According to the article linked above, Osama made some points that, unfortunately, I have to agree with:
"He says the Democrats who now control the US Congress have failed to stop the war, and even 'continue to agree to the spending of tens of billions to continue the killing and war there.'"
The video was his first in three years, and in it he appears to have dyed his beard black, which may be a symbol of impending war.
Of course, the White House is downplaying the importance of the video. Homeland Security adviser Frances Townsend said on Fox News Sunday that Osama is "virtually impotent," and that the video was just "propaganda."
This stance is refuted by the information in this article from the Seattle Times:
"Dodging the U.S. military in Afghanistan after the Sept. 11, 2001, attacks, al-Qaida Central reconstituted itself across the Pakistani border, returning to the rugged tribal areas surrounding the organization's birthplace, the dusty frontier city of Peshawar. In the first few years, Pakistani and U.S. authorities captured many senior leaders; in the past 18 months, no major figure has been killed or caught in Pakistan.
Al-Qaida Central moved quickly to overcome extensive leadership losses by promoting loyalists who had served alongside bin Laden for years. It restarted fund-raising, recruiting and training. And it expanded its media arm."
If the purpose of invading Iraq was to destroy al-Qaeda, all I can say is it's doing a "heckuva job."
In the meantime, Down Under, our revered President is playing his usual part when he attempts diplomacy: acting like an idiot.
Bush with Australian P.M. Howard
Between mixing up Australia with Austria, OPEC and APEC, and trying to exit in the wrong direction, all while pranksters dressed as terrorists plagued the conference he was attending, W's performance in Australia could be a scene out of Saturday Night Live. Truth is truly stranger than fiction.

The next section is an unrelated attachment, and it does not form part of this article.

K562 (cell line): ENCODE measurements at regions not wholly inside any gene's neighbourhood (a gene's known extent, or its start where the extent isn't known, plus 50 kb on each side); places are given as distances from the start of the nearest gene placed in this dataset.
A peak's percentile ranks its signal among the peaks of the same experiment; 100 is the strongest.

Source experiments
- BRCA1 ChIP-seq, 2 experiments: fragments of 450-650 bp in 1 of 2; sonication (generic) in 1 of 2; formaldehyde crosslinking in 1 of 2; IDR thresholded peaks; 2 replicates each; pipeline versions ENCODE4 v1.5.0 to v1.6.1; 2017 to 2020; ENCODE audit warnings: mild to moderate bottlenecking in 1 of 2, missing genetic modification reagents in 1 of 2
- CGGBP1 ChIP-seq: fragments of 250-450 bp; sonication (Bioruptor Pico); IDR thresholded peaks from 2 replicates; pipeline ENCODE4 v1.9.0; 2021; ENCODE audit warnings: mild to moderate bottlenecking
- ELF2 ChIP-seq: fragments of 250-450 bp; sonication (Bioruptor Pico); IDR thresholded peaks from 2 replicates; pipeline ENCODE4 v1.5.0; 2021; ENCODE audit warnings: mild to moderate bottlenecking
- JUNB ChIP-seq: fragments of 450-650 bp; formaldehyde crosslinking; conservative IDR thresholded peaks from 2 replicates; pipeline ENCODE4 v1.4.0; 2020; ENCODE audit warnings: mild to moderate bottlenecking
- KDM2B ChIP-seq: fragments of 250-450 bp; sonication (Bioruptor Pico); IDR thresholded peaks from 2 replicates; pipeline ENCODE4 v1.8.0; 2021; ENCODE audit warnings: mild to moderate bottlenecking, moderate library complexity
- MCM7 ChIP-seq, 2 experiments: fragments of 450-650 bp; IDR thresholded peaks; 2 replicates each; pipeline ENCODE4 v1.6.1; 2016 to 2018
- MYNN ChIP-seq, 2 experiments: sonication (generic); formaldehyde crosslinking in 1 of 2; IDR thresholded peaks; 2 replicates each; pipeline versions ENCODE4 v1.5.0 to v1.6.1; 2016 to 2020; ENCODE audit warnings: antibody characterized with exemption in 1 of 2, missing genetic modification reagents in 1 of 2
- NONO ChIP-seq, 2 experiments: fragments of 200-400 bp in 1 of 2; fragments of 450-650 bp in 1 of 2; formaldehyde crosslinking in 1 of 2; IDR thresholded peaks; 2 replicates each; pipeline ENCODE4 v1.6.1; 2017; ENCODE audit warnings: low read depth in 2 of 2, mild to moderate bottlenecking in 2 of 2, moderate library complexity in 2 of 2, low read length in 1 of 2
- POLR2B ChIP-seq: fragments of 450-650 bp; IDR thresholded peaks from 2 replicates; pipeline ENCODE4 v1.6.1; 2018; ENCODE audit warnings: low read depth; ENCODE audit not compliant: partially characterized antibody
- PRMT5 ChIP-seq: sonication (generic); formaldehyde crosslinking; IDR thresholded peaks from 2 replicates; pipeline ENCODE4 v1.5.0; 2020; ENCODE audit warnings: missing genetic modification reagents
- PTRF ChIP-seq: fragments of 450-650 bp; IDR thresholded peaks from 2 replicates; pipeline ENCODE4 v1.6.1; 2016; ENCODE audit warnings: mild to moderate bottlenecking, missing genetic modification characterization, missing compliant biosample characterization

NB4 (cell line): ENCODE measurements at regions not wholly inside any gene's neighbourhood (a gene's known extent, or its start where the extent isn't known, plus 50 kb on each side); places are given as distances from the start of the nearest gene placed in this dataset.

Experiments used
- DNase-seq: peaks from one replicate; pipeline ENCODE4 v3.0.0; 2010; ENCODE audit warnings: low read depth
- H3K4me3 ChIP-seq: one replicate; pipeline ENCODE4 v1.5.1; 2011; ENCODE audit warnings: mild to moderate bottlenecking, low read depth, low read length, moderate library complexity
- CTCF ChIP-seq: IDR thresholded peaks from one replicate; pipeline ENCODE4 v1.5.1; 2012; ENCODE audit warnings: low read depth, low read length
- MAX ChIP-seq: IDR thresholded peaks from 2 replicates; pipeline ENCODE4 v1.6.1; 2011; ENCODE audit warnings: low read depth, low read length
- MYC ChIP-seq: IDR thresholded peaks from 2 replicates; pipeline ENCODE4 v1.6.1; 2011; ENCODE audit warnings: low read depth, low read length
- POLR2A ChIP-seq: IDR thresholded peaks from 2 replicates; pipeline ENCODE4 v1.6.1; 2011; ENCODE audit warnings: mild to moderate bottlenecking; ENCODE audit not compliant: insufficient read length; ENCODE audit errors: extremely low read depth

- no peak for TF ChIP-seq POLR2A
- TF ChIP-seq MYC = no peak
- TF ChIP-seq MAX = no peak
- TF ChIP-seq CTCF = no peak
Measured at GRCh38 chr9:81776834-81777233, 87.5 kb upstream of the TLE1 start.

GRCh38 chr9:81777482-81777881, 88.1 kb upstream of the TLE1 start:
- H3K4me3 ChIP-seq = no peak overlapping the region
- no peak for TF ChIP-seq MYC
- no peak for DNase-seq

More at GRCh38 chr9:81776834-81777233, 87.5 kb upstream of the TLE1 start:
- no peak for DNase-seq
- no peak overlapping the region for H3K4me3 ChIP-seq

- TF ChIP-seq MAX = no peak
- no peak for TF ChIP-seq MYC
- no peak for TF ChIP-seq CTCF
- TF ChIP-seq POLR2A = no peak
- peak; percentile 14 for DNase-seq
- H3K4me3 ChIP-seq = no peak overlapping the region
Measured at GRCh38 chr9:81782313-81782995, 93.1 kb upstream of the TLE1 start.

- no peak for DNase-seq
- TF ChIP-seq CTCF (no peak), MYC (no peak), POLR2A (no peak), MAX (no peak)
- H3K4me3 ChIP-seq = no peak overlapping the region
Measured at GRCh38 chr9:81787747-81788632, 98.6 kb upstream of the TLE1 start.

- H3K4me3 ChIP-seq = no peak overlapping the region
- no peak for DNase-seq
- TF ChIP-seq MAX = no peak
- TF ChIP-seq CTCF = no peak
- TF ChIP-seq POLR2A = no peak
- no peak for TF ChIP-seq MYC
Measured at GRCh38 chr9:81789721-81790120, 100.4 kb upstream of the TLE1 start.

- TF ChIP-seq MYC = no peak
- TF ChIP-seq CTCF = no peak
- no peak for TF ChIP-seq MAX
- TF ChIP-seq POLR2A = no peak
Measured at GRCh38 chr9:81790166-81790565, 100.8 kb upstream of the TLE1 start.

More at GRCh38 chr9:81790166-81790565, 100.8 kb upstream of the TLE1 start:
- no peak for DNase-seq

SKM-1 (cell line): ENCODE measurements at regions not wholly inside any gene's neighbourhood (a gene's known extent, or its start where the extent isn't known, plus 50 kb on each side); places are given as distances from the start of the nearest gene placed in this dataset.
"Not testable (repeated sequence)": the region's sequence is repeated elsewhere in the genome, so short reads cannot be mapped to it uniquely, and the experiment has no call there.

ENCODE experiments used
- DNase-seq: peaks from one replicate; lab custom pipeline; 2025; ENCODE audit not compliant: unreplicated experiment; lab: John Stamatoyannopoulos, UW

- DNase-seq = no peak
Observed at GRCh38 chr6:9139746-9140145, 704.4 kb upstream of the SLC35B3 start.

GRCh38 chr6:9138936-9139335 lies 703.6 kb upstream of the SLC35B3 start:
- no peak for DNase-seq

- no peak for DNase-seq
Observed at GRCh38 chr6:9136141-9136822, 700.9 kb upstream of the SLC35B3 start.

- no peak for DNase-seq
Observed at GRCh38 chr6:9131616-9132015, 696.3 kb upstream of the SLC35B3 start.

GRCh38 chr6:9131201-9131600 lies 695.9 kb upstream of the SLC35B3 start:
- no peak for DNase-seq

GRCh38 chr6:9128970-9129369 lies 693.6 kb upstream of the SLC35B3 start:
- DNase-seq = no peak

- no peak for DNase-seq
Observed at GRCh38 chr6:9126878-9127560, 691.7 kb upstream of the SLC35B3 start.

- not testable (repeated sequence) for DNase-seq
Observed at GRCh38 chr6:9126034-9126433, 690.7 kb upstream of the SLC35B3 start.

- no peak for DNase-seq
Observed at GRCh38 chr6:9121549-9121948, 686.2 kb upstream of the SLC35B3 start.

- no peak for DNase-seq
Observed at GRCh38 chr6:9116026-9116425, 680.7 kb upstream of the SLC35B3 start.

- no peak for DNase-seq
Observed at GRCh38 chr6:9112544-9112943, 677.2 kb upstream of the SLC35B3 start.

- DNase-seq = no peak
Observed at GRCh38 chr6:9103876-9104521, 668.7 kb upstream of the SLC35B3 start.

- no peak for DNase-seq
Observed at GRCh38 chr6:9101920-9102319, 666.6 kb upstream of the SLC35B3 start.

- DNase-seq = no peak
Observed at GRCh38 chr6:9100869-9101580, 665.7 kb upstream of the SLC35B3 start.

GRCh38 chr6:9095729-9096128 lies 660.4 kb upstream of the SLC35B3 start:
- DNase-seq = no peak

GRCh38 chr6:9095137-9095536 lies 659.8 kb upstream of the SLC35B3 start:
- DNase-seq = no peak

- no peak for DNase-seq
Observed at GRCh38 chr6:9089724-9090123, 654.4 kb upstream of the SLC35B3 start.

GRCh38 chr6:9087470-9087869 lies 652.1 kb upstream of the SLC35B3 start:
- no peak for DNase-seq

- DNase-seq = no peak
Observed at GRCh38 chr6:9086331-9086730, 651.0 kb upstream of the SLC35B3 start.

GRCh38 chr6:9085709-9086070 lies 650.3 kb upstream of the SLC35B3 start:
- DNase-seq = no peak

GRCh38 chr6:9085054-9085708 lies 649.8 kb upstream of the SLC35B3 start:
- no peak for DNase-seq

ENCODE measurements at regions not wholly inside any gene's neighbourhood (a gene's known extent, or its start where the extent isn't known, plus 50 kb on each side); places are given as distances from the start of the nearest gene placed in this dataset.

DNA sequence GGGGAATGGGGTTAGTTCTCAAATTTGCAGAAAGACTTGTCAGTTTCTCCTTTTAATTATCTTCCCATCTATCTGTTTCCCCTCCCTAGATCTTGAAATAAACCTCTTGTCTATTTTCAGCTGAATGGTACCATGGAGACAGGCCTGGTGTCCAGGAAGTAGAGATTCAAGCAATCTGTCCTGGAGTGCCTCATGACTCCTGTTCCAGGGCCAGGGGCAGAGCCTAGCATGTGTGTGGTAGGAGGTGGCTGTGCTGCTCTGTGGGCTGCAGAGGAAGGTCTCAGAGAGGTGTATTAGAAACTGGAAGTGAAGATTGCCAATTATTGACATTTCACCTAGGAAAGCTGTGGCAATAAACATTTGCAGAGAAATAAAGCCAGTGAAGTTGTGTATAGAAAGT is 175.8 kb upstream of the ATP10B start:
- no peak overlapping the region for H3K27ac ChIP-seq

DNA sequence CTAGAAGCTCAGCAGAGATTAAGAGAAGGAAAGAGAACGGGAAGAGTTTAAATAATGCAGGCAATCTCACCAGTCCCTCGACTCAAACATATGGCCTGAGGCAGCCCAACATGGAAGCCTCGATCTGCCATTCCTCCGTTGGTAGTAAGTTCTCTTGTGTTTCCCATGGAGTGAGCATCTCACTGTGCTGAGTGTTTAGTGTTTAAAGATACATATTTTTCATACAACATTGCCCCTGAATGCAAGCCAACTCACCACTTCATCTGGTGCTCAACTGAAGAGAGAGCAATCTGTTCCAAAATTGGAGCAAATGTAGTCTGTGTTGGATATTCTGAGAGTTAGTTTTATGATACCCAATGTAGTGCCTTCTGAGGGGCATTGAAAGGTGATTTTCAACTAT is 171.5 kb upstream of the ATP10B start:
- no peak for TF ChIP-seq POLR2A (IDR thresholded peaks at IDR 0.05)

Meanwhile, Osama bin Laden looks on and smiles.
Thursday, September 06, 2007
(Note: Removed embedded video to help my blog load more quickly; you can view it by going to JibJab and searching on "Star Trek." Look for the one labeled "Star Trek Meets Monty Python.")
Topic of conversation: Eating in restaurants in the Orient that serve live monkey brains.
(No, I have never been there nor eaten such a thing, and have no recollection of how we got on this topic).
Friend #1: I think they serve monkey brains in Korea.
Mauigirl: I would never eat monkey brains, I'd be afraid of getting kudzu.
Friend #2: Kudzu is a vine!
Mauigirl: KURU! I meant KURU!
It's been one of those weeks....
Monday, September 03, 2007
For instance, today it has his official radio address in which he discusses the "period of adjustment" that the mortgage industry is going through. In his address, W says that his priority is "to help American homeowners navigate these financial challenges, so that as many families as possible can stay in their homes. The Federal government will not bail out lenders -- because that would only make a recurrence of the problem more likely. And it is not the government's job to bail out speculators, or those who made the decision to buy a home they knew they could never afford. But I support action at the Federal level that will help more American families keep their homes."